A new report from Classy finds that the pandemic is not putting a damper on charitable giving this year. Also: A Thanksgiving reminder that involves pizza.
Despite COVID-19 changing 2020’s economic and cultural picture in significant ways, charitable giving remains a strong point ahead of Giving Tuesday this year, according to a new Classy report.
The 2020 edition of Why America Gives [registration] found that nearly 40 percent of Americans said they planned to donate more to nonprofits in 2020 than they did in 2019—with roughly a third doing so out of broader societal needs, with healthcare and social justice in particular gaining momentum.
Other good news from the donation front: Virtual fundraising events continue to draw in attention and donations alike, despite the loss of in-person events. The preference for digital giving remains strong; with websites (37 percent) and apps (33 percent) projected to be more popular than in-person donations and mail donations (29 percent each).
Other key points highlighted in the report are generational in nature: 66 percent of Gen Zers, 57 percent of millennials, and 63 percent of Gen Xers are likely to donate to pandemic-related causes—in all three cases, roughly twice as likely as baby boomers and the silent generation.
Additionally, essential workers (33 percent) were more likely to donate than nonessential workers (22 percent), a shift largely attributed to COVID-19.
“Based on the results of our survey, we’re optimistic about what the giving season will bring,” said Soraya Alexander, Classy’s senior vice president of marketing and customer growth, in the report. “History has shown that even in the toughest financial years, Americans give what they can to help others.”
Other news highlights:
A pre-Thanksgiving reminder about pizza box recycling. Obviously, the bird rules the roost on Thanksgiving Day. But did you know that the night before Thanksgiving is one of the most popular evenings for pizza delivery of the entire year? Speaking of pizza, the American Forest & Paper Association recently released guidance noting that pizza boxes are recyclable, something that hasn’t always been clear in the past. “Consumers should not be concerned about grease or cheese—simply remove any leftover pizza and place the box in the recycle bin,” said AF&PA President and CEO Heidi Brock in a statement. “We encourage communities to update their residential recycling programs guidelines to explicitly accept pizza boxes that are free of food.”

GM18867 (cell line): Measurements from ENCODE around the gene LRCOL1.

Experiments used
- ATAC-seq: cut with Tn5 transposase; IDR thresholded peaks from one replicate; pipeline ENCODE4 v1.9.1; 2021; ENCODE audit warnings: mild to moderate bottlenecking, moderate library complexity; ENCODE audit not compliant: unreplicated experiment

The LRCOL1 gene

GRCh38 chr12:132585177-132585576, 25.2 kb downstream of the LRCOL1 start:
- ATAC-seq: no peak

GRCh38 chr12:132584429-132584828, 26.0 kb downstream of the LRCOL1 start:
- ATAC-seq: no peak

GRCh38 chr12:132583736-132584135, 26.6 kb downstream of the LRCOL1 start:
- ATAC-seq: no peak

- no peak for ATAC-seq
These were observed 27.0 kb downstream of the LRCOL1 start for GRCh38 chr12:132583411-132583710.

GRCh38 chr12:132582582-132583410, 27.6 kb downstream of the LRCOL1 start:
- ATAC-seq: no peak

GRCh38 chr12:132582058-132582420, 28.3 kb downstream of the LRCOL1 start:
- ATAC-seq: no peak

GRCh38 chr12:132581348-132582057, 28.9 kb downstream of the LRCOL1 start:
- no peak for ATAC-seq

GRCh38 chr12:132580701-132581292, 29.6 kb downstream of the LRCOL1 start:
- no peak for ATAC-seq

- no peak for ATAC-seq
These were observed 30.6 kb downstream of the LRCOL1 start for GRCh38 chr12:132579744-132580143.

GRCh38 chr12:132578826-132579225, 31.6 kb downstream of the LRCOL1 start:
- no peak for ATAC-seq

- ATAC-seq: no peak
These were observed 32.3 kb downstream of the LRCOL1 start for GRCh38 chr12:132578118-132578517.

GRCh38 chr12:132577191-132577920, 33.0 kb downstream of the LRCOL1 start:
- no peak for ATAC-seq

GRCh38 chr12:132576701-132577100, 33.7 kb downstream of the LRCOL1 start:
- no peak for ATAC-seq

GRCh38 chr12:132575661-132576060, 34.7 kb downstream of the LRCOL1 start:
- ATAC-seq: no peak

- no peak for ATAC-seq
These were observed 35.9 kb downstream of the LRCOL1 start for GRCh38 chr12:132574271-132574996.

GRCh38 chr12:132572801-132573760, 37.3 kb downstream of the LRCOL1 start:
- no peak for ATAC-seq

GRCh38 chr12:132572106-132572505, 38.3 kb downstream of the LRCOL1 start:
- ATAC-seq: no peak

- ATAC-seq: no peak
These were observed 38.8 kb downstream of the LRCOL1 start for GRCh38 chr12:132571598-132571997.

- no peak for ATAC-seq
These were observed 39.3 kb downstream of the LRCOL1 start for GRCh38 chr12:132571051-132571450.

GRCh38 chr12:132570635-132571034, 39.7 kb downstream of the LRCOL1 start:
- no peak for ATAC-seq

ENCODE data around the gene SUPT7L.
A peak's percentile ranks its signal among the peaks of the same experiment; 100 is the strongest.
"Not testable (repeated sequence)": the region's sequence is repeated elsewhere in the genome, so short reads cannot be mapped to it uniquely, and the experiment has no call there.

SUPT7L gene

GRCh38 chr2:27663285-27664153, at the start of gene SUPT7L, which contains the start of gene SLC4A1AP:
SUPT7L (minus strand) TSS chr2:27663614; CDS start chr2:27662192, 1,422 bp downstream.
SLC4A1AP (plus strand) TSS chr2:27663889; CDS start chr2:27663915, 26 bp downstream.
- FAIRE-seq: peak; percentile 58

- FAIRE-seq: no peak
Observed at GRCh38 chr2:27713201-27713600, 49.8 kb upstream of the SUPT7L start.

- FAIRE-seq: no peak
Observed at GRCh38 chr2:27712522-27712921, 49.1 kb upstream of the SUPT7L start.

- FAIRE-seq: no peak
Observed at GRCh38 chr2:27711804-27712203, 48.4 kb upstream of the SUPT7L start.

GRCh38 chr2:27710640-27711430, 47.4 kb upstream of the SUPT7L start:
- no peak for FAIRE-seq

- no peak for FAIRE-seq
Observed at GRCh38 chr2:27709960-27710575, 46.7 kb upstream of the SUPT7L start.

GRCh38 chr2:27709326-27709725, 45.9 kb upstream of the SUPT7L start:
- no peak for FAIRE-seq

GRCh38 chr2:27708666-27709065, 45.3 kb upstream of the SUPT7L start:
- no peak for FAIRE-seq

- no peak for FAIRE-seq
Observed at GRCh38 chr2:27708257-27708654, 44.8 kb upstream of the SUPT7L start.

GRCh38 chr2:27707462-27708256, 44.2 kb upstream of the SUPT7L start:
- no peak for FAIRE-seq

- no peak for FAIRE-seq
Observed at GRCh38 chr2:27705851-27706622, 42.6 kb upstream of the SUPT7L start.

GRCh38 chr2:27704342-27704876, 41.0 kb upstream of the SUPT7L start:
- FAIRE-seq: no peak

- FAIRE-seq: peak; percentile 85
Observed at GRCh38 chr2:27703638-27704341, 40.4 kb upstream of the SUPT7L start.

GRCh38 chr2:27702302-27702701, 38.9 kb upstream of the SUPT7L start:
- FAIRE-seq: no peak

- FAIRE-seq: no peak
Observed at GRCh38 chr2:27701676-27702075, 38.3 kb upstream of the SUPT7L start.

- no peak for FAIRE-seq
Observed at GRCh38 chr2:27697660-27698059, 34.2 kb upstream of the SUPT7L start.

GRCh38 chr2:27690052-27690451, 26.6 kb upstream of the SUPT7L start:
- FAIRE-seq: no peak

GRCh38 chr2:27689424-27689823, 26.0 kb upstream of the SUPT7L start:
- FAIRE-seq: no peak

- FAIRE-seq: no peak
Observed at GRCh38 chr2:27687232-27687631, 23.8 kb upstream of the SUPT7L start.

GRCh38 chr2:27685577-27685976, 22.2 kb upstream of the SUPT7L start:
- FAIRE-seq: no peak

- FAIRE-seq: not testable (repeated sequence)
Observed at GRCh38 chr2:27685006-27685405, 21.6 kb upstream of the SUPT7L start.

A new group’s case for electric vehicles. The Zero Emission Transportation Association, announced last week, has a bold goal for the future of transportation—100 percent electric vehicle sales by 2030. ZETA, with the support of Tesla, Inc., Uber, Siemens, and a number of energy industry groups, aims to make the case that fighting vehicle emissions by moving to electric cars is a key step to economic growth. “The clean vehicle sector already boasts hundreds of thousands of jobs but, if we encourage its growth, the United States can decisively win the global race to develop a new clean transportation economy and employ hundreds of thousands of Americans right here at home,” said ZETA Executive Director Joe Britton.
Considering Reaction Level
We hope this thought-provoking post from Smooth the Path gives you some perspective before you start the work week. As association leaders, are we doing too much or not doing enough to protect our association's future?https://t.co/d31GGai5uh#assnchat #assnexec #leadership
— Michigan Society of Association Executives (@mymsae) November 23, 2020
When a crisis emerges, it can be difficult to manage your reaction level in a way that matches the situation. Amanda Kaiser of Smooth the Path says it can go both ways—overreacting to the news, or failing to take much action at all.
Kaiser recommends pushing against both instincts, and instead looking for what your members need from you.
“Your members have challenges and goals; solving these challenges and helping members meet their goals is your path to business viability,” she writes.
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